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Photo credit: Brian K. Lang, NMDFG

Koster’s springsnail (Juturnia kosteri) | ESA status: endangered

Koster’s springsnail

The tiny, endangered Koster’s springsnail is found only in the Bitter Lake National Wildlife Refuge in Chaves County, New Mexico.

Koster’s springsnail facts

This miniature snail, about the size of a pencil eraser (4 to 4.5 millimeters), is one member of the diverse freshwater snail family Hydrobiidae, which inhabit a great variety of specialized aquatic habitats. Hydrobiidae females are generally larger and longer-lived than males. Koster’s springsnail has specific habitat requirements: spring heads of 10 to 20°C and slow to moderate water velocity. It prefers a compact stream-bottom; deep organic silt or gypsum sands and gravel. It has a narrow, conical, whorled, pale tan shell.

Koster’s springsnail is similar to another Bitter Lake resident, the Roswell springsnail, but can be distinguished by its nearly colorless operculum (the foot disk which closes the snail’s “door” when it retracts into its shell). Roswell springsnails have a dark amber operculum with white spiral streaks and are slightly smaller.

Koster’s springsnail likely evolved from one of the snail species that enjoyed a broader distribution during the wetter, cooler Pleistocene around 10,000 years ago. They have a short lifespan, only nine to 15 months, and reproduce several times during that brief opportunity. They feed on algae, bacteria, and decaying organic material.

Koster’s springsnail habitat

Koster’s springsnail was originally found in Sago Spring at Bitter Lake National Wildlife Refuge, and another population was found in 1995 on private land east of Roswell. It was once present at other springs in the Roswell area, but those springs have dried up, apparently due to groundwater pumping. It is presently most abundant on the deep organic mulch at the bottom of Bitter Creek and in the Sago Springs complex at Bitter Lake.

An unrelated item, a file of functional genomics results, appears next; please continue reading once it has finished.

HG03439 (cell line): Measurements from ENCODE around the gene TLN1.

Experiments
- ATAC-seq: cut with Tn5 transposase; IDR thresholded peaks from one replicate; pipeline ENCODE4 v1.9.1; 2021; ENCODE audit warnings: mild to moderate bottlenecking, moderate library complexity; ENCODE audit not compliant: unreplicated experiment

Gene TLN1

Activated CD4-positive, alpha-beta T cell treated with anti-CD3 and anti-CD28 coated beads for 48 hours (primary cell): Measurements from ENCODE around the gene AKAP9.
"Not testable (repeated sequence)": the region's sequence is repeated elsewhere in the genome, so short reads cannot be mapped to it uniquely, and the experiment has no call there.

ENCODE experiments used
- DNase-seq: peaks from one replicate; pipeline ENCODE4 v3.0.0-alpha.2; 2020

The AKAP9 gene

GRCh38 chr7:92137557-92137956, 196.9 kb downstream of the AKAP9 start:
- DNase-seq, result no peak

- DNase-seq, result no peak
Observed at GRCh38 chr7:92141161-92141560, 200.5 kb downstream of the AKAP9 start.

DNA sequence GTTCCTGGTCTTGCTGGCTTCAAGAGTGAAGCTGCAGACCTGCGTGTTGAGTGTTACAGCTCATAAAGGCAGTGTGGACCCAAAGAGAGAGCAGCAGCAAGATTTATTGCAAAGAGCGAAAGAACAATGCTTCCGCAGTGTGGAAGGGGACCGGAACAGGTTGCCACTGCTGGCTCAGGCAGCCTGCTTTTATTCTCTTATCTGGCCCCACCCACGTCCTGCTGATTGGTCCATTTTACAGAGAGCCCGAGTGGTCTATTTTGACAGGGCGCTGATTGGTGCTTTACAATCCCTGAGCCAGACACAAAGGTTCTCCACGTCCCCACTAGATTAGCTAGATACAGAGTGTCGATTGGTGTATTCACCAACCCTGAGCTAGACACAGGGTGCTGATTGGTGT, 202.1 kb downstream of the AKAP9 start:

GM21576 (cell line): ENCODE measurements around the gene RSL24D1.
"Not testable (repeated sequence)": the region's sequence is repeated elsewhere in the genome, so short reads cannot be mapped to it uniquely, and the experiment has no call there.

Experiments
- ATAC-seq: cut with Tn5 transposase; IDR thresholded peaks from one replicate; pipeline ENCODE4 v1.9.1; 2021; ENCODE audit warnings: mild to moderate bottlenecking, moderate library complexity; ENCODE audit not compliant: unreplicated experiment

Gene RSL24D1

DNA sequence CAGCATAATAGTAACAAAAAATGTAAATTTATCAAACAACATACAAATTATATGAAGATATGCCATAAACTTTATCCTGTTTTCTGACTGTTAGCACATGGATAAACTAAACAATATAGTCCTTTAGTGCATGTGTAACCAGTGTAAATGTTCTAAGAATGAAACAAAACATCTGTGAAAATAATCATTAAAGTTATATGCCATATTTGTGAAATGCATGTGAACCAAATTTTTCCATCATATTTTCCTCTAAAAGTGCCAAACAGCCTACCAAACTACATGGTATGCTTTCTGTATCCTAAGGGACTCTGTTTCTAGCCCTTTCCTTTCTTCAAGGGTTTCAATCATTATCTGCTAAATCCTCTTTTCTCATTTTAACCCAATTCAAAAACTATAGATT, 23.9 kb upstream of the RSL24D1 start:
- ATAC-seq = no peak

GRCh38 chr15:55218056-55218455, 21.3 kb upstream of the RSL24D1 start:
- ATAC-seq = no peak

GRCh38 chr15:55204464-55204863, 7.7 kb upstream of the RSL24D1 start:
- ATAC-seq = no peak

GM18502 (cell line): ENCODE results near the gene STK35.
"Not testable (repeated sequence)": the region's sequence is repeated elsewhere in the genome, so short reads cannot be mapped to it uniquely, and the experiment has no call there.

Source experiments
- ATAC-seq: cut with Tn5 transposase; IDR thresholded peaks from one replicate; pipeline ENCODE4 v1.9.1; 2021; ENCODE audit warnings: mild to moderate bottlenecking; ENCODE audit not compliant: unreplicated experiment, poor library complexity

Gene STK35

What are the threats to Koster’s springsnail?

Koster’s springsnail are important ecological barometers of water quality. They are very sensitive to oxygen levels, water temperature, sedimentation and contamination. Their disappearance usually indicates the loss or degradation of a pristine spring or watercourse.

Aquifer depletion and contamination from development and oil and gas drilling in the Roswell Basin are the most pressing threats to this species. There are at least 190 oil wells surrounding Bitter Lake that could contaminate the aquifer that underlies the refuge.

What WildEarth Guardians is doing to protect Koster’s springsnail

We fought to obtain the protections this snail now enjoys under the Endangered Species Act, and we will continue to advocate for responsible water use and against the proliferation of oil and gas drilling and unsustainable development that threatens Bitter Lake. Our vision for the whole of the West, not just Bitter Lake, is that of clear streams and springs free of pollution and home to their full complement of unique inhabitants.